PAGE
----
Lee Kong Chian Natural History Museum

Corvus splendens Vieillot, 1817

Species:C. splendens
Common Names:House Crow


The House Crow is native to the Indian subcontinent and Myanmar.


The House Crow is widespread throughout Singapore and its offshore islands.

Locality Map

General Biology

The House Crow is found in all habitats except the forest interior. They roost communally in roadside trees.

It is a most aggressive bird, often mobbing raptors larger than itself - White-bellied Sea-eagle (Haliaeetus leucogaster) especially when the latter is not threatening it; Brahaminy Kite (Haliastur indus); Black-shouldered Kite (Elanus caeruleus), Spotted Wood Owl (Strix seloputo), Barn Owl and Peregrine Falcon (Falco peregrinus). There was an incidenct when the falcons were perching on the branches and one crow grabbed the tip of the branch causing the falcon to fly off whereby it chased the latter for a short distance - see HERE

Videos of a tame wild House Crow that allows strangers to pet and scretch its head as well as to feed it can be viewed HERE.

It has been known to attack cats, dogs, bats, etc. When breeding it will attack humans, especially when the chicks are fledging and have yet to master flight. 

Cases of albinism and leucism in crows have been reported.


House Crows are scavengers, hanging around city dumps to ea almost anything. They take fruits of the Oil Palm (Elaeis guineensis), flowers nectar, insects, rats and dead bats. They steal grains from trucks and raid bird nests to feed on the eggs and chicks. House Crows regularly fish in shallow waters or even diving awkwardly into slightly deeper waters to get at the fish.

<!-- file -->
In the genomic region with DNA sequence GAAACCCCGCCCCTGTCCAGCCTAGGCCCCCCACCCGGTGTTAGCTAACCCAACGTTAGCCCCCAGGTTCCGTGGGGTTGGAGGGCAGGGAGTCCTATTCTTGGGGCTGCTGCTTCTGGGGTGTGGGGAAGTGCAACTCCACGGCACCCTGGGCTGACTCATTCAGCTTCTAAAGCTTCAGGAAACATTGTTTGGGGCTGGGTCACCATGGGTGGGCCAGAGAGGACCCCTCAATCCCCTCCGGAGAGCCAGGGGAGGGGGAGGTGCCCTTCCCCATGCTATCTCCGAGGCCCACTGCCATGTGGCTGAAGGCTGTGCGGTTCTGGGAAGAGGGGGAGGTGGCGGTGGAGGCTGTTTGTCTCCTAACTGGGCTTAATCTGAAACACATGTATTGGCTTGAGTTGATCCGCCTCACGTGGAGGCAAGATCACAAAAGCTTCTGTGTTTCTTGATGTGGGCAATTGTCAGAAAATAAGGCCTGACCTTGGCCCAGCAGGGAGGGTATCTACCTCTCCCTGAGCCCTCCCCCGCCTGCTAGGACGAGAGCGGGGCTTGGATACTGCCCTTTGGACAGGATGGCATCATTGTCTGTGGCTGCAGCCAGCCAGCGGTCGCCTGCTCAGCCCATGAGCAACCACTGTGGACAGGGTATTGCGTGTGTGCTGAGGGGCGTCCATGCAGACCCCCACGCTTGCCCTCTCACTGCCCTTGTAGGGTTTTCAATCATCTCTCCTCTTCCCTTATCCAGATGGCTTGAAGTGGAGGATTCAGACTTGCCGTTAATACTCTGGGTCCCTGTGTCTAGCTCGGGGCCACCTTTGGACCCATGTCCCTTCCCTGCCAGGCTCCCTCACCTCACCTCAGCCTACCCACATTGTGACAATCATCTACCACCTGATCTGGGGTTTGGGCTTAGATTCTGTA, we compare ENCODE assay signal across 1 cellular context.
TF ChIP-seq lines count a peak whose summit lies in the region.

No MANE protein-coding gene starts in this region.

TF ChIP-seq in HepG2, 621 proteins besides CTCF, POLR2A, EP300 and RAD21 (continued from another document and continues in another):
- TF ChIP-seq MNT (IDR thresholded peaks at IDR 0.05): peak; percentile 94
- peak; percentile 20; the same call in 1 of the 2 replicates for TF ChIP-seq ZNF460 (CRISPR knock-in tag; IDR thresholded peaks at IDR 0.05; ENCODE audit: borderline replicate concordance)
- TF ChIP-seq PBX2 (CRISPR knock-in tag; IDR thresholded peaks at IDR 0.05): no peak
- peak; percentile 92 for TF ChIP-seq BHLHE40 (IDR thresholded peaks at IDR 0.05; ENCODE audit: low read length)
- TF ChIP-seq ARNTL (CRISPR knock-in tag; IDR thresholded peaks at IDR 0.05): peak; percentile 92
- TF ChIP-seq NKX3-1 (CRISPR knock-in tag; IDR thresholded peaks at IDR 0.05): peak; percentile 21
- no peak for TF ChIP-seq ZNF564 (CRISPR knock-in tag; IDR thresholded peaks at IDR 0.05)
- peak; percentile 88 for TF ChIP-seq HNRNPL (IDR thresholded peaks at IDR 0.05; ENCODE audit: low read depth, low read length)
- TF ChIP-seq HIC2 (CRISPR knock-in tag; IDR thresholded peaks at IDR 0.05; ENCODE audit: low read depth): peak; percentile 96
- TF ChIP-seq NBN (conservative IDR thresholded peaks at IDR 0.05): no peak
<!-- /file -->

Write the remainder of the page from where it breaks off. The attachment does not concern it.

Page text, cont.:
Life Cycle

It nests in trees using dried vegetation as nesting material. Sometimes it incorporates plastic and metals like pieces of wire and clothes hangers into the nest.

Ecological Role

It is the host of the brood parasite, Asian Koel (Eudynamys scolopacea).


Wang, L. K., 2011. Crows. Pp. 281. In: Ng, P. K. L., R. T. Corlett & H. T. W. Tan (editors). Singapore Biodiversity. An Encyclopedia of the Natural Environment and Sustainable Development. Editions Didier Millet, Singapore. 552 pp.

Wang, L. K. & C. J. Hails, 2007. An annotated checklist of the birds of Singapore. Raffles Bulletin of Zoology, Supplement 15: 1–179.

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